These trends, driven by global strategy, explain the mutually reinforcing tendencies between global dispersal and centralisation and continuing agglomeration in London. But a sixth mega-trend is seen by firms as even more important in explaining London's role as a premier location for global business. Before turning to consider this, London's global position as an APS cluster two years after the introduction of the Single Currency, is briefly considered.

2001 data on the organisation of 100 major APS firms across 315 cities world-wide,13 showed London to be the most highly connected financial and business services cluster in the world, followed by New York, on the basis of the global service functions located there. Comparing London's global network connectivity with other European cities, London (ranked 1) was followed by Paris (6) and Frankfurt (7) for financial services connectivity, while Paris (4) proved much more strongly connected than Frankfurt (14) as an all-round business services cluster.14

Questionnaire and interview evidence from subsequent studies indicates that London's position as a global service centre has not diminished in spite of the UK remaining outside the Eurozone with 25 countries turning to the ECB in Frankfurt since 2004. London is unanimously still considered the unique European production centre and platform, or interface, for international flows and interactions in global service networks. But agglomeration is a fluid, not a fixed state.

New economy clustering is constituted by flows and transfers of information, ideas and people, rather than material concentrations in any fixed physical or territorial sense. The high-value international communications and transactions articulated in London, circulate through inter-city corporate networks. All parties meetings conducted in London may, for example, be interactions between New York and Hong Kong or Amsterdam and Dublin. The collective specialist skills and intelligence of global experts in any one field are present in the City. Similarly, technology allows banks headquartered in Europe, including German banks, to access European and global markets from their offices in London, bypassing Frankfurt, because London is seen as the more efficient place to conduct international transactions.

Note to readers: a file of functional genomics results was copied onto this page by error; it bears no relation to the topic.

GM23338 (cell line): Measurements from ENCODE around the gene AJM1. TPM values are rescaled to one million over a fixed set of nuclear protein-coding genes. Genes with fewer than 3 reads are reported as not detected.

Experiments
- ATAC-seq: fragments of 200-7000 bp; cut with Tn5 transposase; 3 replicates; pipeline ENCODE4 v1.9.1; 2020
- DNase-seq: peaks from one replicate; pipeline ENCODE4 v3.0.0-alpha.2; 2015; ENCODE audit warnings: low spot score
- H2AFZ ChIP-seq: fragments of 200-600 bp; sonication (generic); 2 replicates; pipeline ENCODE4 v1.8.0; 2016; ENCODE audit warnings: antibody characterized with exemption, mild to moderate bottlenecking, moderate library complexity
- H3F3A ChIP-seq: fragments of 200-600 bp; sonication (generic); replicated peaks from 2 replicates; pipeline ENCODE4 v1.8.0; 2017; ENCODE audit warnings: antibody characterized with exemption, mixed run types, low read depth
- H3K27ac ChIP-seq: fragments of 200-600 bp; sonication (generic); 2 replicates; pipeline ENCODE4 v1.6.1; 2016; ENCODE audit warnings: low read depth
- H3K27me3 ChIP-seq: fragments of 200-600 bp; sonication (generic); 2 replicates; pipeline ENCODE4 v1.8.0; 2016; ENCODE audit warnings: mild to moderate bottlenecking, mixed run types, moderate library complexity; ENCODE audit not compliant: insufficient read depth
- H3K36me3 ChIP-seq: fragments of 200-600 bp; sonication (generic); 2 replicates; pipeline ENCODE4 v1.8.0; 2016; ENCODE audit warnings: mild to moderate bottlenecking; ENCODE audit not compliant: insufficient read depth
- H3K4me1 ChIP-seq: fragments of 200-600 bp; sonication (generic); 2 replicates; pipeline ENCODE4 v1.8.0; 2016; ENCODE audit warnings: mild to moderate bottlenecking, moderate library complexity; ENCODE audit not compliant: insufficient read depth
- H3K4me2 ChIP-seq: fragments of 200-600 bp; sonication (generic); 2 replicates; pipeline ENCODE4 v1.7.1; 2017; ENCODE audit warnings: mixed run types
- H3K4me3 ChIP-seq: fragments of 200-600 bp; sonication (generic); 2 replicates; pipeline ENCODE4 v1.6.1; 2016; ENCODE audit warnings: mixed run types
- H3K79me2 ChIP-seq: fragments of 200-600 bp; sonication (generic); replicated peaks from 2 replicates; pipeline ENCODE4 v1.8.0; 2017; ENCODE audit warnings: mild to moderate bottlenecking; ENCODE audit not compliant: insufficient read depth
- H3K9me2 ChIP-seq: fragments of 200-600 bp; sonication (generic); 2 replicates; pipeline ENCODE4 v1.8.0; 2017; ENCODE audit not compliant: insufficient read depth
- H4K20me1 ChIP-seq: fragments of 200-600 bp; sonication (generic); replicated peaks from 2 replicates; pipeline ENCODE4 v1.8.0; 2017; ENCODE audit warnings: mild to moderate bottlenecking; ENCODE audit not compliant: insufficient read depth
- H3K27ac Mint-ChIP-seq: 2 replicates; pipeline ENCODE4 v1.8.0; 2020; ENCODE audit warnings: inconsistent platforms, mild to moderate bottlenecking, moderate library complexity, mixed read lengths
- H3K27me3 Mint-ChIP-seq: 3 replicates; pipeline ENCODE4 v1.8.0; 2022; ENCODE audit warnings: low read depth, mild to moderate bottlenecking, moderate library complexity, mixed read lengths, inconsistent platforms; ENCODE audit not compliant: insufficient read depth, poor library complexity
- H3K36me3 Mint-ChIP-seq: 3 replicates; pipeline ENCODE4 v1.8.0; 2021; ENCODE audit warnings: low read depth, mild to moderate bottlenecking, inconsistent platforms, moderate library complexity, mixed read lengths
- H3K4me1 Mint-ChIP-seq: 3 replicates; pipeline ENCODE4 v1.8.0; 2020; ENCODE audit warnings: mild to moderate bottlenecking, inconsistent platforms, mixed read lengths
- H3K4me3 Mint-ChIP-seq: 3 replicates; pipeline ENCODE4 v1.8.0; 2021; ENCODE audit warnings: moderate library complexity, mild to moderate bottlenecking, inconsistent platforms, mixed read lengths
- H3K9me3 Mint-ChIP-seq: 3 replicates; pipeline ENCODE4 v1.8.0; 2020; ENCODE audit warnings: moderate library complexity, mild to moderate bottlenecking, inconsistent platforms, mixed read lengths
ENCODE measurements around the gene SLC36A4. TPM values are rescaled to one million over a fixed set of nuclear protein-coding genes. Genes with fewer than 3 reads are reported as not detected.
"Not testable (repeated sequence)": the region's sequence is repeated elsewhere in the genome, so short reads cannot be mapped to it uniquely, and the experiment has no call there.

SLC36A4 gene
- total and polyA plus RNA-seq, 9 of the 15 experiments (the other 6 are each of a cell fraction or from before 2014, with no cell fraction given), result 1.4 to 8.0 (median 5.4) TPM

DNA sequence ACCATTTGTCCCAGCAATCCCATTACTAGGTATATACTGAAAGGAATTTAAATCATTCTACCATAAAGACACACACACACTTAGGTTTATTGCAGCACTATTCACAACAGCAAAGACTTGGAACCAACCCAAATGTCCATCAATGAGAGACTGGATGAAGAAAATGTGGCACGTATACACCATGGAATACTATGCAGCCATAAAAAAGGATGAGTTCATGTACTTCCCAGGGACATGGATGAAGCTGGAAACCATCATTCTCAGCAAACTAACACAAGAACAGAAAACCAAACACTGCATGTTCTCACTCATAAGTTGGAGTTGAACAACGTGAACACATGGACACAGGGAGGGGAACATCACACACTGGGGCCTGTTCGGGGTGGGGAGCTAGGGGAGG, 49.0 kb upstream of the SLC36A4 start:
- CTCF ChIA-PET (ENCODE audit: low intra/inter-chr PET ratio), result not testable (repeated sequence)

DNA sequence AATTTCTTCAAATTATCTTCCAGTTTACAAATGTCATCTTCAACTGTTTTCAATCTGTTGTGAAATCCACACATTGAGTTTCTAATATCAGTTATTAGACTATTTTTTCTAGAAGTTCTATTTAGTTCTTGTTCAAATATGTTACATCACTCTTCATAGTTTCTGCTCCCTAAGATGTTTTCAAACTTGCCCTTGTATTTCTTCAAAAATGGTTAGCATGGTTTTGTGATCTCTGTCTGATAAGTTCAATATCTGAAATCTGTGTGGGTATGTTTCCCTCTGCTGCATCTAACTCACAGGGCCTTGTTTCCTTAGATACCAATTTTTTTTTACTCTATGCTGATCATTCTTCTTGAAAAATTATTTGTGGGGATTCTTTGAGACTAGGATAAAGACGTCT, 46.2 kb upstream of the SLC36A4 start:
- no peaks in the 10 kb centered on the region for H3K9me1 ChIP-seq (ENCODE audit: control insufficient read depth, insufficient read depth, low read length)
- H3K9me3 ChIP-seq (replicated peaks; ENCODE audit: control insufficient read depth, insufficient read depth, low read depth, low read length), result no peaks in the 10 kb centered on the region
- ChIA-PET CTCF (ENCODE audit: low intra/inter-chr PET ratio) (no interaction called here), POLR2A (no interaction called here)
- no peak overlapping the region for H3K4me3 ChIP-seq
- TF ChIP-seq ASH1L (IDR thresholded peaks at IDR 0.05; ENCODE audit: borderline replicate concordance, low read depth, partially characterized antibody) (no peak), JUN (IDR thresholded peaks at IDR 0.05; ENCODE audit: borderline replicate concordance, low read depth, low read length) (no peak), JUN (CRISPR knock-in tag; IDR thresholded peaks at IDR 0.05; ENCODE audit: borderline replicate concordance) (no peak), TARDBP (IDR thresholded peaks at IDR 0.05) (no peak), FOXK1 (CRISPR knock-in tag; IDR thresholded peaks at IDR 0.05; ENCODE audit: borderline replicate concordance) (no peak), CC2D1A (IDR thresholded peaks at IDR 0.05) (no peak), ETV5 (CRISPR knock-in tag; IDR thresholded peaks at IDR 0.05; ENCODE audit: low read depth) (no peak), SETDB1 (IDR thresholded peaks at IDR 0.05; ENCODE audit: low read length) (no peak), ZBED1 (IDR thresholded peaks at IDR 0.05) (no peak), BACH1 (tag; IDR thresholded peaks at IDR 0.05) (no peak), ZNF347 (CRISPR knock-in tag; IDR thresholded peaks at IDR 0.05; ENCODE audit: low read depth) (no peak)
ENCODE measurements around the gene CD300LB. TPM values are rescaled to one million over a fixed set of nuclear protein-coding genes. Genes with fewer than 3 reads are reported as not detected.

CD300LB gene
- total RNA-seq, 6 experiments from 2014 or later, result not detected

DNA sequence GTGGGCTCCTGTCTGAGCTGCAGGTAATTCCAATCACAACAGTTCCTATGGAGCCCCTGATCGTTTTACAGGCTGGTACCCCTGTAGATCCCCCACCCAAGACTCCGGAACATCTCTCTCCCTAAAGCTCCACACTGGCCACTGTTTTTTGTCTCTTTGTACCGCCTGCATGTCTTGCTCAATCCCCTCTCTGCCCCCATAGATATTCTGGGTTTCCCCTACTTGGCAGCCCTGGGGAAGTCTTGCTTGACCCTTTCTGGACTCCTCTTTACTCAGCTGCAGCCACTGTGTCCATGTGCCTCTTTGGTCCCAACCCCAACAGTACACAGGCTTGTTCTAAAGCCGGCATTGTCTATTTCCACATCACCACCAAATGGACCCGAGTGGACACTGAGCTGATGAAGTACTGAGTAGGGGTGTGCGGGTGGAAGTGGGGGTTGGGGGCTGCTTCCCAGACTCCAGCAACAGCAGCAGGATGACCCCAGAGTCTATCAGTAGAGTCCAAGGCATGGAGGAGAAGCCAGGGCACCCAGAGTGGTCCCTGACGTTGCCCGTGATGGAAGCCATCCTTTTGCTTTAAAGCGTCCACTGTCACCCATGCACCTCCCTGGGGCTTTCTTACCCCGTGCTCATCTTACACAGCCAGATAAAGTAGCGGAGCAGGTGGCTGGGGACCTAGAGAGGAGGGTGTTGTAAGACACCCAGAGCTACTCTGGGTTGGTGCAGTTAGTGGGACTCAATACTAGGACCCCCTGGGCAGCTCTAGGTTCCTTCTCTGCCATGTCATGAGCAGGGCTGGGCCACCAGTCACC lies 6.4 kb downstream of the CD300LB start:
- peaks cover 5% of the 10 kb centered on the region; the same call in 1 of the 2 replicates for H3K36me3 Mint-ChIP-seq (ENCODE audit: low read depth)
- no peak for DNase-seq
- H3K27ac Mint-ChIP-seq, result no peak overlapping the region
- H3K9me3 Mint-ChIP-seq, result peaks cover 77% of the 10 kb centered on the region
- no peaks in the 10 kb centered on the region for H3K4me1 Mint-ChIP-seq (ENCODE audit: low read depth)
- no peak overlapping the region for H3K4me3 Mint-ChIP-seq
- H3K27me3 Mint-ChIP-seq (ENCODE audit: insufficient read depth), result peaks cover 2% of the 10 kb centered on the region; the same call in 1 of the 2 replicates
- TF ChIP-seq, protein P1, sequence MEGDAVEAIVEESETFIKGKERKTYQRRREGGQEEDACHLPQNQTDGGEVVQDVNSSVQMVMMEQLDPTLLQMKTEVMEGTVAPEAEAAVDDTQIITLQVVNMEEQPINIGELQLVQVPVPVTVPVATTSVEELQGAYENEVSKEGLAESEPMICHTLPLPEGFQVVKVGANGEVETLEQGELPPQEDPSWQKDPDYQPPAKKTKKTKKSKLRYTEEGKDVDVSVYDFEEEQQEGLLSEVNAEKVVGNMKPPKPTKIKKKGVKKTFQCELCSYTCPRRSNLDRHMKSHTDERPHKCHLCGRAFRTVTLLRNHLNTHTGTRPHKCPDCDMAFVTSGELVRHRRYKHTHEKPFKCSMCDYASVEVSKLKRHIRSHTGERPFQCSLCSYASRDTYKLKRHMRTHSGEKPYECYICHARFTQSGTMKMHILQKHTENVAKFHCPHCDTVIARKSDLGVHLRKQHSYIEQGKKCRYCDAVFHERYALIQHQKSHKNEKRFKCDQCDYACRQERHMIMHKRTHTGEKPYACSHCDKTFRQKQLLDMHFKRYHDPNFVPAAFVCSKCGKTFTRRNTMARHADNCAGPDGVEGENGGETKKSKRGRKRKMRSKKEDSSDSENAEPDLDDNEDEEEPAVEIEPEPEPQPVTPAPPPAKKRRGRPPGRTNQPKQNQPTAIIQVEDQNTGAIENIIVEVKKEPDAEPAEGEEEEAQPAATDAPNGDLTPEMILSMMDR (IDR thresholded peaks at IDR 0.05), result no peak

Growth and contraction are a sign of a healthy cluster but, in the context of macro-economic instability, it is vitally important to understand London's specific strengths. These evidently do not relate to the relative size of the German and UK economies, equally the euro is regarded as making no difference. It seen as ‘just another currency' with London benefiting from the new euromarkets. Global connectivity is clearly more than a matter of national economic strength or a currency.

But attempts to model new economy service agglomeration are found to be unable to take satisfactory account of the dynamic cross-border and supra-city relationships, and the human social and cultural processes, that influence network flows and localised clustering.15 Office locations tend to be relatively fixed over time and relocation is generally within centralised and local cluster extensions, but flows of key APS production assets - labour and business intelligence - are much more difficult to elicit. As the senior manager of one German headquartered bank who operates a virtual office in London and Frankfurt explained,

All those 100% are operating together as one team – they're a European team with one head, there are no two heads any more … How big is our office in Frankfurt and London? I don't know. It's as big as that today and its smaller or larger … we increasingly get to the point where we say it doesn't matter. (German Bank F)